Lenses for the D300S

Since we reviewed the original D300 almost two years ago, Nikon has updated a number of its lenses. Here is an new list of some popular lenses for the D300S. Some of these lenses are sold as a kit with the D300S body.

A popular lens for serious photographers using Nikon DX-format DSLRs is still the nikon_17-55. It covers a range from moderate wide-angle to short telephoto, and its fast f/2.8 maximum aperture makes it ideal for wedding and event photography as well as a general-purpose lens.

A less-expensive alternative is now the nikon_16-85, which covers a good zoom range but has a smaller maximum aperture. Vibation reduction (VR) helps reduce camera shake at slow shutter speeds. The 16-85mm DX is available as a kit with the D300S.

The nikon_18-200, Version 2, is a “one size fits all” super zoom from moderate wide to long telephoto and is included as a kit lens option with the D300S. For a 11x zoom, some compromises in its optical quality is inevitable, but it is still quite decent. It is an ideal lens for those who would rather not change lenses and is excellent for travel photography. The vibration reduction (VR) feature enhances the results from hand holding. However, at maximum aperture of f/5.6 at the 200mm end, it is quite limiting indoors. The newer Version 2 of this lens has a lock to keep it at 18mm to prevent the common “zoom creep” problem on the original version. Otherwise, there are few differences between the two versions.


A popular telephoto zoom is the nikon_70-200. There is also a Version 2 for this lens, nikon_70-200_II. The new version is sharper and has improved corner performance.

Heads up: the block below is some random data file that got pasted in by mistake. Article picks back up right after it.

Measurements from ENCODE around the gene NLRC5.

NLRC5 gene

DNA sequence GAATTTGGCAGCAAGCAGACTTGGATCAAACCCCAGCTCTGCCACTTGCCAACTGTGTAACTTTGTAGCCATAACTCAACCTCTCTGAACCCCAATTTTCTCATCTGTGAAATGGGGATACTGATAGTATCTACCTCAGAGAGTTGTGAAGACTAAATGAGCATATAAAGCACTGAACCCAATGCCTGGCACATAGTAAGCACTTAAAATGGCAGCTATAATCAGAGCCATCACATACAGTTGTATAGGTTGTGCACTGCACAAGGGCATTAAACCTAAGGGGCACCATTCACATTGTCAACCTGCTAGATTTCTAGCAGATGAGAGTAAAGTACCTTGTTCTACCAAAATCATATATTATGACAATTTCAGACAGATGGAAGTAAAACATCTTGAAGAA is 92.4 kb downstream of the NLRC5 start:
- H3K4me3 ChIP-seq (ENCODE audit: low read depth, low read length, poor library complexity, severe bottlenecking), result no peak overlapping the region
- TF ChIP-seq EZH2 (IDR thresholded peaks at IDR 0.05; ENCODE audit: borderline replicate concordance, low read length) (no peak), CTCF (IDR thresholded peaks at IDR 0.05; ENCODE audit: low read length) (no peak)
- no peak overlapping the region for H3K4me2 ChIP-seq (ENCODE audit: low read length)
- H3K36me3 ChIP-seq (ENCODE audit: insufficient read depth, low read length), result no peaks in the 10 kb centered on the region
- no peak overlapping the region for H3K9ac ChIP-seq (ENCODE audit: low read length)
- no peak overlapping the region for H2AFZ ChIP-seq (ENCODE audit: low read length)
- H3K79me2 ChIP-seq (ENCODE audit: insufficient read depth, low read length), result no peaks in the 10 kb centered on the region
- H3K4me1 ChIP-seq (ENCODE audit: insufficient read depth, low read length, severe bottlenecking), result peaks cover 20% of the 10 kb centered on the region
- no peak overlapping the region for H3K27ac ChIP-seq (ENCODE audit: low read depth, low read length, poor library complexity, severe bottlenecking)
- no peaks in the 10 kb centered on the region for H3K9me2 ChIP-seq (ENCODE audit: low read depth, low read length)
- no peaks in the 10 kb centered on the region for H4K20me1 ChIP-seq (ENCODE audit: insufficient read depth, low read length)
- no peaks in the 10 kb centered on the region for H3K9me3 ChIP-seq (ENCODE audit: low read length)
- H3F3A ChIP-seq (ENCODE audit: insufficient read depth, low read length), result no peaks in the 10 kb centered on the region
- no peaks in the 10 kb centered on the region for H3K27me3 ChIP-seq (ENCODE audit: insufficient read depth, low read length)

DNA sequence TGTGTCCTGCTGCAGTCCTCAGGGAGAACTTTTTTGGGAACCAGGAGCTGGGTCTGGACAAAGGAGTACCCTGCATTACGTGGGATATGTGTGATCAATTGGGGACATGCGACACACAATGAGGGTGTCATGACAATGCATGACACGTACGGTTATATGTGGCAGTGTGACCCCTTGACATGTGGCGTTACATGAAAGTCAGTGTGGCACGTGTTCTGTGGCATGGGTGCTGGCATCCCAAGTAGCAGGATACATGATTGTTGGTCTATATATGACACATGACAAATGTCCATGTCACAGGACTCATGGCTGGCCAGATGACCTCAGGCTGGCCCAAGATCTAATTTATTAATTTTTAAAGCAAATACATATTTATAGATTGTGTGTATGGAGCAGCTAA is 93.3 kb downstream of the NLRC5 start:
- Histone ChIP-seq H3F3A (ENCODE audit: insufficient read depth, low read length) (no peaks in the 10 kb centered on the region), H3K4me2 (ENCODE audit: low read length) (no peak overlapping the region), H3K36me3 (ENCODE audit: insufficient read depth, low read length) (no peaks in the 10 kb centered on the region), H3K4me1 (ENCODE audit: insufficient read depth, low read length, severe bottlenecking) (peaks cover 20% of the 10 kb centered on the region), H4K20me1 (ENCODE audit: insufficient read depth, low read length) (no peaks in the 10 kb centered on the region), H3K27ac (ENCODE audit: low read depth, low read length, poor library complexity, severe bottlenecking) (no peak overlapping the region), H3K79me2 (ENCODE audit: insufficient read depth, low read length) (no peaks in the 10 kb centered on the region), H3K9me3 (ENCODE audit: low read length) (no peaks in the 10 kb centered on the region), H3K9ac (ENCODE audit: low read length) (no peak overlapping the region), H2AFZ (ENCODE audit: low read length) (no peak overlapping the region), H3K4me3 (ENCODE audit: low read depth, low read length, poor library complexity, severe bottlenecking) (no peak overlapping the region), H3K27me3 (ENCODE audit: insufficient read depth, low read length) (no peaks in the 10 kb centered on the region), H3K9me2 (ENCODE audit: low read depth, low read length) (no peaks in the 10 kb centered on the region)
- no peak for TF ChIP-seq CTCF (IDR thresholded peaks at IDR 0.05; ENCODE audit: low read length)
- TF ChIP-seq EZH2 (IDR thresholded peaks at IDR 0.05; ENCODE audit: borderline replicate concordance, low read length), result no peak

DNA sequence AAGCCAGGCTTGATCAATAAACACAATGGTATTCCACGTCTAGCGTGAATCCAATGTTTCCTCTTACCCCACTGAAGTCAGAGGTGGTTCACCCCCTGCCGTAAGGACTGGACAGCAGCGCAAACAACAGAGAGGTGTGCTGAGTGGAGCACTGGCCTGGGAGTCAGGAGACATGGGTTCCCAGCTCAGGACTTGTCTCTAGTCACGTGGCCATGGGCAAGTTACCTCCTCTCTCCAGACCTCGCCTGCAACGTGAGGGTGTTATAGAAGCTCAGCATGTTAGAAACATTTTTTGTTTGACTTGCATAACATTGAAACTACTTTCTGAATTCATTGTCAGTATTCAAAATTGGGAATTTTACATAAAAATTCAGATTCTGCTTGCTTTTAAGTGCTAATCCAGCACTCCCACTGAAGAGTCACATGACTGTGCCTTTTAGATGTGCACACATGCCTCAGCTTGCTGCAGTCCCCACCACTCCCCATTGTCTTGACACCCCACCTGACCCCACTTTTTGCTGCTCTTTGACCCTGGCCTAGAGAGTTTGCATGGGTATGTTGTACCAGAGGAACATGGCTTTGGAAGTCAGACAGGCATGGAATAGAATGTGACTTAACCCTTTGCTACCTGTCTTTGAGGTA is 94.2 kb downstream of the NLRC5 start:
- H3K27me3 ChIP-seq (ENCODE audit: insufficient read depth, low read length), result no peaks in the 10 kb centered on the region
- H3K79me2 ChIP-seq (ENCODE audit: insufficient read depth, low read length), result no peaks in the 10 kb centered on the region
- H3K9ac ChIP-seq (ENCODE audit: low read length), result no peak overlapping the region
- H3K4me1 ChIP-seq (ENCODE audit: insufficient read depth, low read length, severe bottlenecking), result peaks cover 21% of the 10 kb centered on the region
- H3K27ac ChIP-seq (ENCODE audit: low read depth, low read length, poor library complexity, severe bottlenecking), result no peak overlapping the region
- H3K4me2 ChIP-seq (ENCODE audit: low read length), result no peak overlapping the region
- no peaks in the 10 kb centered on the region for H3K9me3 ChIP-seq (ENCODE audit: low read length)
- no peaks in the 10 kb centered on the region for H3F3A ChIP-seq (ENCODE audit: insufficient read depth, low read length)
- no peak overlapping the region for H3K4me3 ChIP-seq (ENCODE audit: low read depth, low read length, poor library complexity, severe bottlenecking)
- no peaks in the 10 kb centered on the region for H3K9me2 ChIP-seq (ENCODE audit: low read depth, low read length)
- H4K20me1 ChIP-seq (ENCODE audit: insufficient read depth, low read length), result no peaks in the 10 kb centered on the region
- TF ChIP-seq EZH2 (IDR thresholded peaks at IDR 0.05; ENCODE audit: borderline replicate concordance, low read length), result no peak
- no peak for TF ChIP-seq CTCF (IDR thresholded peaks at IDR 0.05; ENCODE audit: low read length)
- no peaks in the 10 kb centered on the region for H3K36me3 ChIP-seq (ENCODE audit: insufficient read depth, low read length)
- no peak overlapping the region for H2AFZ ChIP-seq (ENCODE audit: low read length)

A more affordable tele zoom is the nikon_70-300/5.6VR, lens, covering the short tele to super tele range. It is on the slow side on its long end, but it is rather compact and light. This lens is available as a kit with the D300S.

For those who prefer a super-wide lens, Nikon has a new nikon_10-24G, which spans from super-wide to moderate wide. It is a bit wider than the previous nikon_12-24, and is ideal for landscape photography and interiors of buildings.

For those who would like a fisheye lens for wedding, architectural, and certain sports photography, Nikon makes a high-quality nikon_10.5, but that is not an AF-S lens. This is more like a special effects lens.



When the D300 was introduced back in 2007 (simultaneously with the D3) for $1800, it was a huge step forward from the D2X/D2XS, which was until that point Nikon’s top-of-the-line DSLR at close to $5000. As a result, the D2X’s value in the used market has sunk like a rock. However, since the D300 was so ahead of its time then, it is still very good now in 2009. Other than the new video capability and dual memory card feature, the D300S is largely the same camera with a few minor improvements. For “prosumers,” serious amateurs, and those who prefer the DX format, the D300S remains to be an excellent choice. In particular, for wildlife photographers and especially bird photographers who use very long lenses, the DX format has a major advantage.

The D300S, like all other Nikon DSLRs with the video feature, is primarily a still-image camera. The video capability is a very nice bonus to have, but if your objective is to capture video, a dedicated video camera is still a much more versatile and convenient tool.

Where to Buy

The Nikon D300S is available from’s partners. Their prices are fair and you help to support

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More Short Video Clips

Original text ©2009 Shun Cheung.

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    • Shun, Glad to see that the video capacities on pro level dSLRs are well appreciated by your review. It is really fun to use, and I wish more people can at least give it a try before dismissing it all together as a feature that they will never use. Anyway, I have a question, have you tried a VR lens with video and does the VR help to reduce camera shake for video?